The introduction of the statutory minimum wage in Germany presents a substantial intervention into the labor market. This paper investigated its short-term impacts on the wage and earnings distribution, accounting for detectable effects through the second quarter of 2016. Evaluations of minimum wages in other countries have established that the full implementation of national, statutory minimum wages tend to experience a delay due to lags in wage and salary policy responses or adjustments to production processes of employers and/or time needed to clarify legal details. Therefore, continued evaluation of the medium to long-run effects will prove indispensable for understanding the full impact of the reform. Going forward, it remains to be seen whether the positive treatment effect will persist or even grow over time and whether the compliance gap will close, for instance due to stronger sanctions for non-compliance or to social pressure. More compliance, on the other hand, could induce stronger negative employment effects, which would carry further repercussions for the wage distribution. Moreover, it is likely that the relatively favorable business cycle that accompanied the introduction prevented a larger negative employment reaction. This situation may change if faced with a future recession. Finally, substitution effects in the medium run cannot be ruled out. It is possible that firms begin to favor workers exempted from the minimum wage or that they alter their production processes to outsource work packages abroad or to the self-employed in order to cut costs. All of these adjustments could influence the long-run income distribution in Germany.

Future research could furthermore consider whether the increase in the initial minimum wage level to 8.84/hour on January 1, 2017 or the end of the transition period for exempted economic sectors on December 31, 2017 affected wages, earnings and employment. Both of these changes influence the number of people on the labor market with the legal right to a higher wage. Lastly, more research is needed to understand the adjustment mechanisms used by employers to cope with the additional costs of higher wages. Possible channels include, but are not limited to: higher production expectations toward workers, passing on the costs to consumers through higher prices, or decreasing extra payments and non-monetary fringe benefits of workers.

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Article note

This paper is based on the research report “Auswirkungen des gesetzlichen Mindestlohns auf die Lohnstruktur” by Burauel et al. (2018) which was delivered to the German Minimum Wage Commission in January 2018. The paper was prepared for the special issue on ``Effects of the Introduction of the Statutory Minimum Wage in Germany“ in the Journal of Economics and Statistics. Access to further articles of this special issue can be obtained at www.degruyter.com/journals/jbnst.

Footnotes

  • 1

    See Caliendo et al. (2019) for a general overview of the causal effects of the minimum wage introduction on a large set of outcome variables. 

  • 2

    These include the Labor Force Survey, the New Earnings Survey, General Household Survey, British Household Panel Survey and the Annual Survey of Hours and Earnings. 

  • 3

    Fitzenberger and Doerr (2016) provide an overview of these sectoral minimum wages. Due to their nature as negotiated wage floors, the sectoral minimum wages are not comparable to the mandated, statutory minimum.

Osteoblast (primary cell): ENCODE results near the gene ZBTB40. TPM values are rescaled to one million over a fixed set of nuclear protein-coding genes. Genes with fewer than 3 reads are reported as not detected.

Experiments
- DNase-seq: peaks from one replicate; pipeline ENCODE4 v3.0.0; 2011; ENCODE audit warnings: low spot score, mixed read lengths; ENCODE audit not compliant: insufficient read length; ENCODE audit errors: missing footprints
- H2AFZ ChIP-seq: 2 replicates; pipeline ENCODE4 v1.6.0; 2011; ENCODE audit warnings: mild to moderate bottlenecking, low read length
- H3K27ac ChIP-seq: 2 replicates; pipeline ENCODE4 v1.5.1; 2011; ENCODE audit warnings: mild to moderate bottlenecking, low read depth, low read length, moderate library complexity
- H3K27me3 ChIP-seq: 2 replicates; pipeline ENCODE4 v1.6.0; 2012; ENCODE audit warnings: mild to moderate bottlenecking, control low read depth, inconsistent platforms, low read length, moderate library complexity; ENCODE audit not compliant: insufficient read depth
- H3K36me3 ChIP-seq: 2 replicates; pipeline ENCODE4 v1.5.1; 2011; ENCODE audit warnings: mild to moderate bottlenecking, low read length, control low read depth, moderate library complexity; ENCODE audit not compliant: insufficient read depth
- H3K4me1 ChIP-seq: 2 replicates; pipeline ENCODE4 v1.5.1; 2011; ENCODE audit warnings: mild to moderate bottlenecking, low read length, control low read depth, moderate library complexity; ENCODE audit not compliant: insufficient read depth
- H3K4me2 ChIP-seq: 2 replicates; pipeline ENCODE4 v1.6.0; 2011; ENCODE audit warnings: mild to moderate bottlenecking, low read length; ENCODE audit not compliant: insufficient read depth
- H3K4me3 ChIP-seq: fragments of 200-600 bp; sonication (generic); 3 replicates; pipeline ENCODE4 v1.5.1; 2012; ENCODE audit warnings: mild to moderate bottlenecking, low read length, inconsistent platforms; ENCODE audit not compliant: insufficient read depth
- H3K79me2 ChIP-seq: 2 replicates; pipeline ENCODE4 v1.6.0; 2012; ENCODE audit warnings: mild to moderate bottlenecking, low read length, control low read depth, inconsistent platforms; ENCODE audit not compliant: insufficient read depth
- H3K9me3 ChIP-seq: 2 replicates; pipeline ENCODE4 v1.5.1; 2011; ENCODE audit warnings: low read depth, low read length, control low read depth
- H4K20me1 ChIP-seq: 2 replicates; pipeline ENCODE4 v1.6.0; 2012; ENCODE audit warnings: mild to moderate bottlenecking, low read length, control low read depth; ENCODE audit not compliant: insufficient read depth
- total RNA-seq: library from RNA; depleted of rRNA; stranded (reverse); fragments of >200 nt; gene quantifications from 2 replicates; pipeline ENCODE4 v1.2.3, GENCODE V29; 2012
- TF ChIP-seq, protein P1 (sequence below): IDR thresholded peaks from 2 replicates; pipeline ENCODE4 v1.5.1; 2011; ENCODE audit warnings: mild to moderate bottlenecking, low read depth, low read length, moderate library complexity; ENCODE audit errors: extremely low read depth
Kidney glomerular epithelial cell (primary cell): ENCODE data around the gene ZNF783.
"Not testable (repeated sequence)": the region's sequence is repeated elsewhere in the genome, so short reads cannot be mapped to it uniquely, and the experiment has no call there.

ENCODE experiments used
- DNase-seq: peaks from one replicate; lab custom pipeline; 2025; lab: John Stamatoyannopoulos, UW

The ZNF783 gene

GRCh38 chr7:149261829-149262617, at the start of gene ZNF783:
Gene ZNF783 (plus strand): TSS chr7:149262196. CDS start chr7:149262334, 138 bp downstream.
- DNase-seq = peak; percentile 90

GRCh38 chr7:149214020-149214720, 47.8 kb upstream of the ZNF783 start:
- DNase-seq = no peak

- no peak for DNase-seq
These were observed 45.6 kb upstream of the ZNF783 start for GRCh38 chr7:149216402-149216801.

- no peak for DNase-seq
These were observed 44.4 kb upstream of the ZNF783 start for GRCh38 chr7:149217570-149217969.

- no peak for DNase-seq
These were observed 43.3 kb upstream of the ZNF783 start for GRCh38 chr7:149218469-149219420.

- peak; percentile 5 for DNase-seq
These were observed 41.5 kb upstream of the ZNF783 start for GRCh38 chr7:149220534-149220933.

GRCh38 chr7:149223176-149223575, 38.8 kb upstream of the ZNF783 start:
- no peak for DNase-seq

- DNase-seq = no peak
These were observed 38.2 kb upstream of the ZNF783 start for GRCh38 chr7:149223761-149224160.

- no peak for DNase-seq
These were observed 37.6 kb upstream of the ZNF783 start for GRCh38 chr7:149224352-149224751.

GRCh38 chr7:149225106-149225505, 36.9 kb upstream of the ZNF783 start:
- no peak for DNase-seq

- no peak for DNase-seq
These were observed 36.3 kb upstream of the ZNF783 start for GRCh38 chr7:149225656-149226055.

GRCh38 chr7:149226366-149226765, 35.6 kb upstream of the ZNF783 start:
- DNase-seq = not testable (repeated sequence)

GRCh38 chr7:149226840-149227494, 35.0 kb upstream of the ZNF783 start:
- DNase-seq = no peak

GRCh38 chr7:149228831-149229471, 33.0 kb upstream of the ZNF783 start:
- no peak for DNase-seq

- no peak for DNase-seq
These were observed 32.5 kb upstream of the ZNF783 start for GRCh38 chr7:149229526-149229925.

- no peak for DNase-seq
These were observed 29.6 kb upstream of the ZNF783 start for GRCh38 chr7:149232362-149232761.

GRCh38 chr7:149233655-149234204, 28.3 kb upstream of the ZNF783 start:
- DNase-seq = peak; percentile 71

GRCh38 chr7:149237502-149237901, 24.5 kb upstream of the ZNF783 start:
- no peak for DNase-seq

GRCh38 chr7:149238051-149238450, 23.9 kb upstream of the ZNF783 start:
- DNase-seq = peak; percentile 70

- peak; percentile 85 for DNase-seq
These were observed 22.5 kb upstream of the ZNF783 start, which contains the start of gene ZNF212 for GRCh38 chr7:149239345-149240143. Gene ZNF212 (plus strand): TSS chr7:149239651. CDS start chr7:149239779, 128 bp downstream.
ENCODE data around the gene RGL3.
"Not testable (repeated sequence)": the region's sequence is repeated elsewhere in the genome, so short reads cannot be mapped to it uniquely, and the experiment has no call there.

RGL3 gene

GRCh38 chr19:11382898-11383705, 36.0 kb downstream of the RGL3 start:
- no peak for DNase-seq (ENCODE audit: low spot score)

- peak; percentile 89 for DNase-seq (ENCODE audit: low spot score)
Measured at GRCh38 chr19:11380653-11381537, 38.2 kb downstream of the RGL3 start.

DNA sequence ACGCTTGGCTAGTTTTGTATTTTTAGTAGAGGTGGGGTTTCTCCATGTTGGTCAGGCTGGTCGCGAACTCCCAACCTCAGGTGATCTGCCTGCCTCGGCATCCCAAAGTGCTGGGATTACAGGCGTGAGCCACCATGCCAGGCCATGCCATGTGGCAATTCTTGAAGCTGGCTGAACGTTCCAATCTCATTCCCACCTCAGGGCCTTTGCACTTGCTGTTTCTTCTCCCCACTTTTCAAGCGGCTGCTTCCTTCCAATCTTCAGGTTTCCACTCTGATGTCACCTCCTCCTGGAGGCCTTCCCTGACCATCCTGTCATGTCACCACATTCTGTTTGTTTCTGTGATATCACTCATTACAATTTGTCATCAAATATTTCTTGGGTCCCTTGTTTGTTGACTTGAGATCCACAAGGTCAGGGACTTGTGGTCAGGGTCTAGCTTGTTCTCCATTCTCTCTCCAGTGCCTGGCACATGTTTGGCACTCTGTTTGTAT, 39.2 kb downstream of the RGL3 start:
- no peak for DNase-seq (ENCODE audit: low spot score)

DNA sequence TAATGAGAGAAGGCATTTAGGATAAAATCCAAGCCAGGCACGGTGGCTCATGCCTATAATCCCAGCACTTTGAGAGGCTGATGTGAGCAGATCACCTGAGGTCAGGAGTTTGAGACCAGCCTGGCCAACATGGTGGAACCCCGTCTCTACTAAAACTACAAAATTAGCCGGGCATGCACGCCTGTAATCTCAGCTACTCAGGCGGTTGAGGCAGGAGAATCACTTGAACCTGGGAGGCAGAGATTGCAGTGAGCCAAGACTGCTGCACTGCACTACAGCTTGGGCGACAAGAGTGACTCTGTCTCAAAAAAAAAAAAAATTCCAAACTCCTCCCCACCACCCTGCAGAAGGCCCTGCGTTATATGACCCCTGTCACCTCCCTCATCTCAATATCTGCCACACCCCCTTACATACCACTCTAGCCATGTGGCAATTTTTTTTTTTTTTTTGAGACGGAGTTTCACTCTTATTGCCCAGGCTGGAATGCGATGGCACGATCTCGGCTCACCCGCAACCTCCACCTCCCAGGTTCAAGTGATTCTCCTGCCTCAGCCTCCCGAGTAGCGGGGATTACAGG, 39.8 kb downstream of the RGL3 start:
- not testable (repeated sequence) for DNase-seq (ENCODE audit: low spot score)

• 4

    Respondents are asked to disregard additional payments and fringe benefits such as vacation or Christmas money or a 13th/14th salary in the calculation of their monthly earnings. While legal precedence has determined that employers may include these payments in the basis for the minimum wage, these payments play only a minor role in the low wage sector, which is of primary concern in this paper. 

  • 5

    Hours worked in secondary jobs are not included. 

  • 6

    The ability to work fewer hours at a later time in the year in order to compensate for accumulated overtime renders a clear determination of the number of unpaid overtime hours difficult for some respondents. Moreover, previous research has found that, when asked about their hours worked, employees tend to overestimate them (see for example Bound et al. 2001). Any measurement error would persist both before and after the reform and should therefore not drive our results. Nevertheless, unpaid hours are likely more susceptible to any measurement error than contractual hours because contractual hours are made explicit in all employment contracts. 

  • 7

    Individuals with sector-specific minimum wages are excluded from the analysis. 

  • 8

    At the time of writing this study, the period of observation ends in 2016. Therefore, there are no observations in t+2 for the years 2015 and 2016. 

  • 9

    The dynamic of individual wages generally decreases with the hourly wage percentile. 

  • 10

    According to the German Statistical Office, GDP per capita increased by 5.8 % between 2012 and 2014 and by 5.7 % between 2014 and 2016. 

  • 11

    For the first wage decile, a t-test reveals a statistically significant difference (p < 0.001) in the relative growth rate of contractual hourly wages in 2014-2016 in comparison to all other periods (1998-2014). For the second decile, this difference is insignificant (p0.12). 

  • 12

    Full-time is defined as working more than 30 hours per week. 

About the article

Received: 2018-09-28

Revised: 2019-03-21

Accepted: 2019-04-08

Published Online: 2019-06-19


Citation Information: Jahrbücher für Nationalökonomie und Statistik, ISSN (Online) 2366-049X, ISSN (Print) 0021-4027, DOI: https://doi.org/10.1515/jbnst-2018-0077.

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© 2019 Burauel et al, published by De Gruyter. This work is licensed under the Creative Commons Attribution-NonCommercial-NoDerivatives 4.0 License. BY-NC-ND 4.0